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Home EmployersCase Studies – Wainwright Library Older workers and active ageing: the benefits of working on

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Published: 1 Mar 2018

Older workers and active ageing: the benefits of working on

Professor Patricia Leighton (nearly 75)
Professor of University of South Wales, Visiting Professor at Trent University and University of Brussels, works with the World Employers’ Federation, OECD and the EU.

‘The thing that keeps me young is my work – I’m not a health fanatic. Most of my friends are younger than me, some by three or four decades. Others assume that you become more conservative and less engaged as you get older. I feel the opposite. I feel passionately about many issues – I still go on marches and campaign for change.
I’m a lawyer by background but I never liked the law because I find it protectionist and negative. What it gave me, though, was a set of tools and skills – thinking logically and analytically for example – which I’ve put to use elsewhere. I can use it as a tool to overcome prejudices and physical barriers for instance, but you also need creativity to be able to do that and, for me, the law stifled that.
I worked in education full time specialising in Employment Law until I was 40 and then decided to work for myself. I continue to work extensively in Europe, particularly Paris and Nice at a private business school and Malta, and have been able to work on some of my passions such as self-employment. Self employment is still seen as marginal by government and the world of business and I’ve done a lot of research in this area to try to bring about change, particularly with the new gig economy and the likes of Uber appearing on the scene. I produced the first independent report on self employment for the EU x years ago. I would say that education is a sector where age and experience is respected and it is easier to remain working as long as you are producing relevant work.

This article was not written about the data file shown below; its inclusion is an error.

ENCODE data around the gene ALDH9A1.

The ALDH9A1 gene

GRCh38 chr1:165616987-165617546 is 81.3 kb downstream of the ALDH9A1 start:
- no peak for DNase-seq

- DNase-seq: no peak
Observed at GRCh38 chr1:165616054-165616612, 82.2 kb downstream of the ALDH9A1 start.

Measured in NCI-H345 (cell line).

I also consider myself to be a student still – I make notes and sit at the feet of leaders! I have a big thirst for knowledge and to keep on learning. I’m currently researching and writing a book on employment law and the future, Into the Void. I’m still an activist at heart and I’m driven by my wish to improve things and leave a footprint for future generations.
I’ve worked flexibly (for myself) for decades now. These days my work life balance is reasonable – when I was younger I was more of a workaholic. I’m much better at thinking ahead and planning my work and life; I’m more cautious about what I plan socially and workwise, as well as family-wise. I have a big family – children and grandchildren and plenty of friends. I also recognise I need to cut a little slack more into my schedule.
There are so many benefits to being an older worker in the workplace: your sense of perspective is better – I sometimes see 20 and 30-year olds at work who look continually terrified. As an older worker you recognise that you cannot do it all, that you can fail sometimes and there is the pleasure of passing on your experience to different generations and receiving their appreciation. I’m clear that what I take on these days, I want to do well and I still get real pleasure from new ideas and others’ views. That’s why working with younger generations is so good.
My advice to other older workers is keep on learning and listening to other points of view. Remember how much you have to offer and don’t be frightened to talk about it, keep your self-belief strong! ‘